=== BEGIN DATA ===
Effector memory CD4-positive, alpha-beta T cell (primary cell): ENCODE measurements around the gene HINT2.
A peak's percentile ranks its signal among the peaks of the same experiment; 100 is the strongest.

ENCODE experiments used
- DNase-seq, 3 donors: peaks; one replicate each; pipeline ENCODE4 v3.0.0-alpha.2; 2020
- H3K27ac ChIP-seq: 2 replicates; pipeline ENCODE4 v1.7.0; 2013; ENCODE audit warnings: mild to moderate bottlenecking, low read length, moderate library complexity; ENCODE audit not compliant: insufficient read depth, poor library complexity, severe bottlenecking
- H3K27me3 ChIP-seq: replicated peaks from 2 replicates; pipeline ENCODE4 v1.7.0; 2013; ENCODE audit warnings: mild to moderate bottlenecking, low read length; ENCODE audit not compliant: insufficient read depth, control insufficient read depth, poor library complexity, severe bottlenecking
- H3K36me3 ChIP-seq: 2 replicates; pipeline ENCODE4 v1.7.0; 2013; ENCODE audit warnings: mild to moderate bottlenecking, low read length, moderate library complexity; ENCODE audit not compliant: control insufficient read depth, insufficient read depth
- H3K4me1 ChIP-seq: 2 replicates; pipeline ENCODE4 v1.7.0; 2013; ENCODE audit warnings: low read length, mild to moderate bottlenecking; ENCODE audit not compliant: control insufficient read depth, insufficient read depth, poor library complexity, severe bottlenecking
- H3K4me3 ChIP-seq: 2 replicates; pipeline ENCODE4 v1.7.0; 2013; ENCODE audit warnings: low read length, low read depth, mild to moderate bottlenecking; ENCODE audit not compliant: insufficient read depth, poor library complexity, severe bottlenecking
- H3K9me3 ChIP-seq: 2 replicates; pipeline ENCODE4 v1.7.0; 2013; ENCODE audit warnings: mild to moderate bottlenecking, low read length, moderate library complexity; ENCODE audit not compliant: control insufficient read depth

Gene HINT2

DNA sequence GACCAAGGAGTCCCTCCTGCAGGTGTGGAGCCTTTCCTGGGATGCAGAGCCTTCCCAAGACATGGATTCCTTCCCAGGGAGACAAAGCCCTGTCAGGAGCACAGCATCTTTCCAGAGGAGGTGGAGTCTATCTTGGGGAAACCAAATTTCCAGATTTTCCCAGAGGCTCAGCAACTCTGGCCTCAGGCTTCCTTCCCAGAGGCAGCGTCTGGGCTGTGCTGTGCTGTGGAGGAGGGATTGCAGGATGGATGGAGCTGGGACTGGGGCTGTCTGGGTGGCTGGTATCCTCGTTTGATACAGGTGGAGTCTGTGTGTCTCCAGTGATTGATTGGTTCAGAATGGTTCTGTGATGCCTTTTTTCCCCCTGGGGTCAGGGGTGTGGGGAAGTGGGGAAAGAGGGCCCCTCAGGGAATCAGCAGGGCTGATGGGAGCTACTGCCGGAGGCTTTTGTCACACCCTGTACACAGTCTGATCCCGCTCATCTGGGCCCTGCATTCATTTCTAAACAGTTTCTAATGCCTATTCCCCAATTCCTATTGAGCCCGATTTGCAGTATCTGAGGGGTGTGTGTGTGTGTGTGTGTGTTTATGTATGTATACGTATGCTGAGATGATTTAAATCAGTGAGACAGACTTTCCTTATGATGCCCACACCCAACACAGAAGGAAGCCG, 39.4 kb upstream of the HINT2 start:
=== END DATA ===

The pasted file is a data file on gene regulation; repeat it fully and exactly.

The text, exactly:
Effector memory CD4-positive, alpha-beta T cell (primary cell): ENCODE measurements around the gene HINT2.
A peak's percentile ranks its signal among the peaks of the same experiment; 100 is the strongest.

ENCODE experiments used
- DNase-seq, 3 donors: peaks; one replicate each; pipeline ENCODE4 v3.0.0-alpha.2; 2020
- H3K27ac ChIP-seq: 2 replicates; pipeline ENCODE4 v1.7.0; 2013; ENCODE audit warnings: mild to moderate bottlenecking, low read length, moderate library complexity; ENCODE audit not compliant: insufficient read depth, poor library complexity, severe bottlenecking
- H3K27me3 ChIP-seq: replicated peaks from 2 replicates; pipeline ENCODE4 v1.7.0; 2013; ENCODE audit warnings: mild to moderate bottlenecking, low read length; ENCODE audit not compliant: insufficient read depth, control insufficient read depth, poor library complexity, severe bottlenecking
- H3K36me3 ChIP-seq: 2 replicates; pipeline ENCODE4 v1.7.0; 2013; ENCODE audit warnings: mild to moderate bottlenecking, low read length, moderate library complexity; ENCODE audit not compliant: control insufficient read depth, insufficient read depth
- H3K4me1 ChIP-seq: 2 replicates; pipeline ENCODE4 v1.7.0; 2013; ENCODE audit warnings: low read length, mild to moderate bottlenecking; ENCODE audit not compliant: control insufficient read depth, insufficient read depth, poor library complexity, severe bottlenecking
- H3K4me3 ChIP-seq: 2 replicates; pipeline ENCODE4 v1.7.0; 2013; ENCODE audit warnings: low read length, low read depth, mild to moderate bottlenecking; ENCODE audit not compliant: insufficient read depth, poor library complexity, severe bottlenecking
- H3K9me3 ChIP-seq: 2 replicates; pipeline ENCODE4 v1.7.0; 2013; ENCODE audit warnings: mild to moderate bottlenecking, low read length, moderate library complexity; ENCODE audit not compliant: control insufficient read depth

Gene HINT2

DNA sequence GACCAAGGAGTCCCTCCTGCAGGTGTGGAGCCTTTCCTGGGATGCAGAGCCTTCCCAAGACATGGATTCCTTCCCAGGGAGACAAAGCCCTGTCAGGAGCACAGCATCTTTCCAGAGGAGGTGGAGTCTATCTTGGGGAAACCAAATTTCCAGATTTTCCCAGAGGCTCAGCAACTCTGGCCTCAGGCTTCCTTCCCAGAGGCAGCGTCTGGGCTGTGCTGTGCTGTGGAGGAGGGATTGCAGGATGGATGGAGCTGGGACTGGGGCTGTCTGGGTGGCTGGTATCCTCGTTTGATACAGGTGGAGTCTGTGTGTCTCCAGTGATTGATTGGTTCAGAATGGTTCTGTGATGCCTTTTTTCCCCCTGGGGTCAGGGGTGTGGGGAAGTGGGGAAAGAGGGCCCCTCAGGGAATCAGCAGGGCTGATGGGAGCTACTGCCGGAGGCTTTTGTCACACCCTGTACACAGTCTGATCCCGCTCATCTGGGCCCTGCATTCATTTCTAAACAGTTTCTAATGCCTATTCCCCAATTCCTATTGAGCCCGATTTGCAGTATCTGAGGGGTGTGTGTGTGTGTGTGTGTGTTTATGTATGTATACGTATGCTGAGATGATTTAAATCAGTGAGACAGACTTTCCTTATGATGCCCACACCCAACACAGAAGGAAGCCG, 39.4 kb upstream of the HINT2 start: